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Chuck Carney
IU School of Education
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Last modified: Wednesday, August 29, 2007

NSF grant to IU School of Education to help math and science teachers right at the start

Project is focused on pre-service elementary teachers

FOR IMMEDIATE RELEASE
August 29, 2007

EDITORS: The following comments are available as mp3 files on the IU School of Education Web site at http://site.educ.indiana.edu/news/tabid/5663/Default.aspx. Look for the story headline under "Podcasts." A transcript of these sound bites can be read below.

BLOOMINGTON, Ind. -- The National Science Foundation is granting $1.5 million to the Indiana University School of Education for a program intended to prepare teachers for the classroom and also to determine how well they are prepared to teach.

The NSF awarded the money for a five-year project called "Iterative Model Building: A Program for Training Quality Teachers and Measuring Teacher Quality." The study will put IU students who are working toward becoming elementary teachers under the microscope. Researchers will follow three cohorts of students through their studies in mathematics and science methods classes, into student teaching, and during their first full-time teaching jobs. The data will focus on the success of these teachers after they experience two innovations in their mathematics and science methods courses -- teaching experiments and lesson study groups.

Enrique Galindo, associate professor of mathematics education and research leader, said this study will address issues regarding strategies to best prepare teachers.

"We're going to be looking at the quality of the lesson plans they produce," Galindo said. "We're going to be looking at the type of classroom atmosphere and classroom discourse that they can engage their students in. We're going to try to see if we can measure the effects of our innovations."

Galindo said the study is unique because it focuses on teachers who haven't started their careers. He said many studies focus on effectiveness of teachers who are already in the classroom.

"They'll have a good understanding, probably a better understanding than the average teacher, of how students learn," said Valarie Akerson, associate professor of science education. "And how they (teachers) can get them to the place they want them."

Galindo said the study will help new teachers go into the classroom with more than just a hunch that a new idea will be successful. "We're trying to go beyond that and try to gather evidence that this in fact works," he said.

Galindo, Akerson and Anderson Norton, mathematics education assistant professor, submitted the proposal earlier this year. In the proposal, the researchers state their main goal is to improve professional development for future elementary math and science teachers, which would in turn improve student learning.

The study comes at a critical time for schools. As the importance of math and science skills grows, school corporations are struggling to find certified teachers as required by law. A recent New York Times article reported some schools had no certified math teachers, while the nation's largest school system in New York offered math and science teachers an incentive of a $5,000 down payment on a home. High turnover rates are affecting teacher recruiting across the country.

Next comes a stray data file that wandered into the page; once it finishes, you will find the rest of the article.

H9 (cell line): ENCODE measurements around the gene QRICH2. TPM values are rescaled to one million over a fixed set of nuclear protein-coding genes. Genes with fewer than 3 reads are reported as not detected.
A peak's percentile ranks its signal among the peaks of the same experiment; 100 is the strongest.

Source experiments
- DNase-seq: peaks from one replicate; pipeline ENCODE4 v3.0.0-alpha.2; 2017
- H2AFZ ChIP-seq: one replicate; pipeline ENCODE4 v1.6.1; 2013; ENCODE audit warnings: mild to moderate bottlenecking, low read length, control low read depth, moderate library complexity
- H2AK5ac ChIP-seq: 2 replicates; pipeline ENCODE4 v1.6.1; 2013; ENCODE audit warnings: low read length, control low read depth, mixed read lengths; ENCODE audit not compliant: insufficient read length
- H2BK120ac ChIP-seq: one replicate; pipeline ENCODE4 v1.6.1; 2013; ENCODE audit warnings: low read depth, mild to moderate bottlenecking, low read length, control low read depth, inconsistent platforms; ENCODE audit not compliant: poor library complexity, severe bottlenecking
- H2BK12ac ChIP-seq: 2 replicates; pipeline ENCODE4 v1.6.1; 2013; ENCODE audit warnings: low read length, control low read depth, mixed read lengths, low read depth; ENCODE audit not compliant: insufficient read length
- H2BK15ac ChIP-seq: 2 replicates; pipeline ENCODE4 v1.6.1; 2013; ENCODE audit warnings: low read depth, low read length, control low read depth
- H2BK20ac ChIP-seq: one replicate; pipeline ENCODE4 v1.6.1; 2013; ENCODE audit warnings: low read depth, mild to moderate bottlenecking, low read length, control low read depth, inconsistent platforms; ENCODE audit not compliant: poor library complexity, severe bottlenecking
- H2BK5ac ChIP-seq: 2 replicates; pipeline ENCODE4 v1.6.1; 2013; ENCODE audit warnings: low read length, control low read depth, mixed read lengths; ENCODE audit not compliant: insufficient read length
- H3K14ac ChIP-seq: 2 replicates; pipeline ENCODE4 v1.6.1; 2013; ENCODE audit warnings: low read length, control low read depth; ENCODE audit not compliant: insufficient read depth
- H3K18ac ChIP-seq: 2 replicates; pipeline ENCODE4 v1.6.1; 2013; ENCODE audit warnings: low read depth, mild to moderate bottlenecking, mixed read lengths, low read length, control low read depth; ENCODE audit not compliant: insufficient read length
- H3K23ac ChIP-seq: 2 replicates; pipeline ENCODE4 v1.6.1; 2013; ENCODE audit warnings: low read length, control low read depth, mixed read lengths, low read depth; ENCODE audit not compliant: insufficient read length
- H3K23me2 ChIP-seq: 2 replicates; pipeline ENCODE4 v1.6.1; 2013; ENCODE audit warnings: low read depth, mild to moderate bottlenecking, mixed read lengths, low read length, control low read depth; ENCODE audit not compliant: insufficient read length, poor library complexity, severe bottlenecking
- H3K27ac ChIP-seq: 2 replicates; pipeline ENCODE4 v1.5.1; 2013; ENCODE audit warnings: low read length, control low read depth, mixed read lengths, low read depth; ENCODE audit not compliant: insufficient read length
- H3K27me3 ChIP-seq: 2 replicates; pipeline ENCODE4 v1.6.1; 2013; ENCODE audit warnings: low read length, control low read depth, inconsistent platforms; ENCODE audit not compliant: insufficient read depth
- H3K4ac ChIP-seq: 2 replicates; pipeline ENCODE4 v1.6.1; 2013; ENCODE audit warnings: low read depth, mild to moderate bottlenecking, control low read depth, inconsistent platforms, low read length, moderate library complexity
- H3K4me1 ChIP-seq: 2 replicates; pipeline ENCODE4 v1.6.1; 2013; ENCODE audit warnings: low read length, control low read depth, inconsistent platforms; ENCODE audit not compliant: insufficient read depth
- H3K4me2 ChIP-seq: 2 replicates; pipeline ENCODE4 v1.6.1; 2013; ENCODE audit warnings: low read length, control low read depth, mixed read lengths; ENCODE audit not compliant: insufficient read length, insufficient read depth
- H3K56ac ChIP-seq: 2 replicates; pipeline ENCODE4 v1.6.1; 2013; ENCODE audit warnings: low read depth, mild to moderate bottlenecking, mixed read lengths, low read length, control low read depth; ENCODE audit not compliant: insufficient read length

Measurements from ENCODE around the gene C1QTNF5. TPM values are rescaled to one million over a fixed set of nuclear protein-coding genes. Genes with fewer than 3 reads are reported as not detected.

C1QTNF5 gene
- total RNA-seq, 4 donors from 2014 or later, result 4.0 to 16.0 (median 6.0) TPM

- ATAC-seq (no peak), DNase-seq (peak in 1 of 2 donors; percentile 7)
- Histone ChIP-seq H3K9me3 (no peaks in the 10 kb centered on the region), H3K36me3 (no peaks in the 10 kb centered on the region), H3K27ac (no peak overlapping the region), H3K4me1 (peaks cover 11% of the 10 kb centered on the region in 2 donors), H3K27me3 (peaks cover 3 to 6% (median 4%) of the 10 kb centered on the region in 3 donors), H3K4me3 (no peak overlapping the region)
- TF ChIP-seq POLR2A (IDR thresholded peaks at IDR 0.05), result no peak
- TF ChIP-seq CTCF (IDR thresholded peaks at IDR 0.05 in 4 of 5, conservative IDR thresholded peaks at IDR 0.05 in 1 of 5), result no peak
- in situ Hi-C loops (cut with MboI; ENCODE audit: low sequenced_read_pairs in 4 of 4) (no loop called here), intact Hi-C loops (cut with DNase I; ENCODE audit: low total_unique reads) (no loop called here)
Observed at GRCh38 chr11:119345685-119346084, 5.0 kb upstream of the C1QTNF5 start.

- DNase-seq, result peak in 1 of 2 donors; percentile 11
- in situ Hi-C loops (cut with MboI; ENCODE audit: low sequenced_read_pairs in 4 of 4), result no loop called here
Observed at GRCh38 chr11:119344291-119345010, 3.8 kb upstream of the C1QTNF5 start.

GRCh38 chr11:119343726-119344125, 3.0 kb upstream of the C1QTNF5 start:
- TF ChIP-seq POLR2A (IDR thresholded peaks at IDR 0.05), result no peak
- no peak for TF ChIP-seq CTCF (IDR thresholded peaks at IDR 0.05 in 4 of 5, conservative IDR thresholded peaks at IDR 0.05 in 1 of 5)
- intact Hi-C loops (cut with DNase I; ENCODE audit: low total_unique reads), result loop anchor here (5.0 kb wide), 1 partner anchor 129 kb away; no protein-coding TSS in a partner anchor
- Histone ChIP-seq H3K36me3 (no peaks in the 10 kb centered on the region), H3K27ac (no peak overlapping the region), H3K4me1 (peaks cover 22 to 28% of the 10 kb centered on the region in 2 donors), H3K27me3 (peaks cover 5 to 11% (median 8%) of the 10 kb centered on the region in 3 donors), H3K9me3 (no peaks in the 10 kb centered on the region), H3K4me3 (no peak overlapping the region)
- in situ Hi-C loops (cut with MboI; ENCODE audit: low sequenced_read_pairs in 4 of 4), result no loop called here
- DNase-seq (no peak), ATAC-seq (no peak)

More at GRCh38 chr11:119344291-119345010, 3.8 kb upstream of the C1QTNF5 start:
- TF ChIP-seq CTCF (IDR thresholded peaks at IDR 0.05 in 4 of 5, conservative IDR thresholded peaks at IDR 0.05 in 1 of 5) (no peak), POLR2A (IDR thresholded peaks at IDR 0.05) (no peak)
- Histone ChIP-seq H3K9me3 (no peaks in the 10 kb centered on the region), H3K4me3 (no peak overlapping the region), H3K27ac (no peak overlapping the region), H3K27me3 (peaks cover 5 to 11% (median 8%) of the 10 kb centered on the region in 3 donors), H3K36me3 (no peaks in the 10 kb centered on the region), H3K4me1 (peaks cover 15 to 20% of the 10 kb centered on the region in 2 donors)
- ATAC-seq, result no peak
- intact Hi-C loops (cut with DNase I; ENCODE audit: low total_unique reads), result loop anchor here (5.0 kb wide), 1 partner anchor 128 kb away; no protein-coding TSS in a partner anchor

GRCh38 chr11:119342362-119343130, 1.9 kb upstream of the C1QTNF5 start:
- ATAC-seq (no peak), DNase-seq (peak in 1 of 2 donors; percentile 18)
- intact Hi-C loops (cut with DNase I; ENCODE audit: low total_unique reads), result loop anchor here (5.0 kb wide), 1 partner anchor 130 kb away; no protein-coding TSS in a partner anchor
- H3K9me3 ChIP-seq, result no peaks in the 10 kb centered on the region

"Hopefully through the research associated with the process, we're going to be able to show that our teachers are going to be able to impact the students," Akerson said. "And they'll feel confident enough that they won't leave the profession."

Sound bite transcripts from the IU School of Education:

Galindo describes how the researchers will follow up pre-service teachers after following their studies and their student teaching:
"We'll go and visit with them during their first year as teachers. We're going to be looking at the quality of the lesson plans they produce. We're going to be looking at the type of classroom atmosphere and classroom discourse that they can engage their students in. We're going to try to see if we can measure the effects of our innovations."

Galindo says this study could help take some guesswork out of trying new things in teaching math and science:
"As we introduce innovations, many times they are introduced just with the feeling that 'Oh, this is a good idea.' We're trying to go beyond that and try to gather evidence that this in fact works. We have these indicators that tell us that this works."

Akerson says the study may have some impact on the shortage of math and science teachers because it can prove what their teaching does:
"Hopefully through the research associated with the process, we're going to be able to show that our teachers are going to be able to impact the students, and also feel confident enough that they won't leave the profession. And so by being intrigued and by researching their own students' understanding, it's more interesting to them than just going in and just teaching a lesson. It's more 'wow, what are my students getting out of this?' and 'how can I help them better.'"

A better grasp of impact can help particularly at the elementary level, Akerson says:
"They'll have a good understanding, probably a better understanding than the average teacher, that's the hope, of how students learn and how they (teachers) can get them to the place they want them. Hopefully that will be intrinsically motivating enough to help with retention in the field as well. This project focuses on elementary, where a lot of elementary teachers tend to avoid math and science. So this hopefully will also show that kids can learn these subjects, and they are interesting subjects to teach because of how you can see the learning process."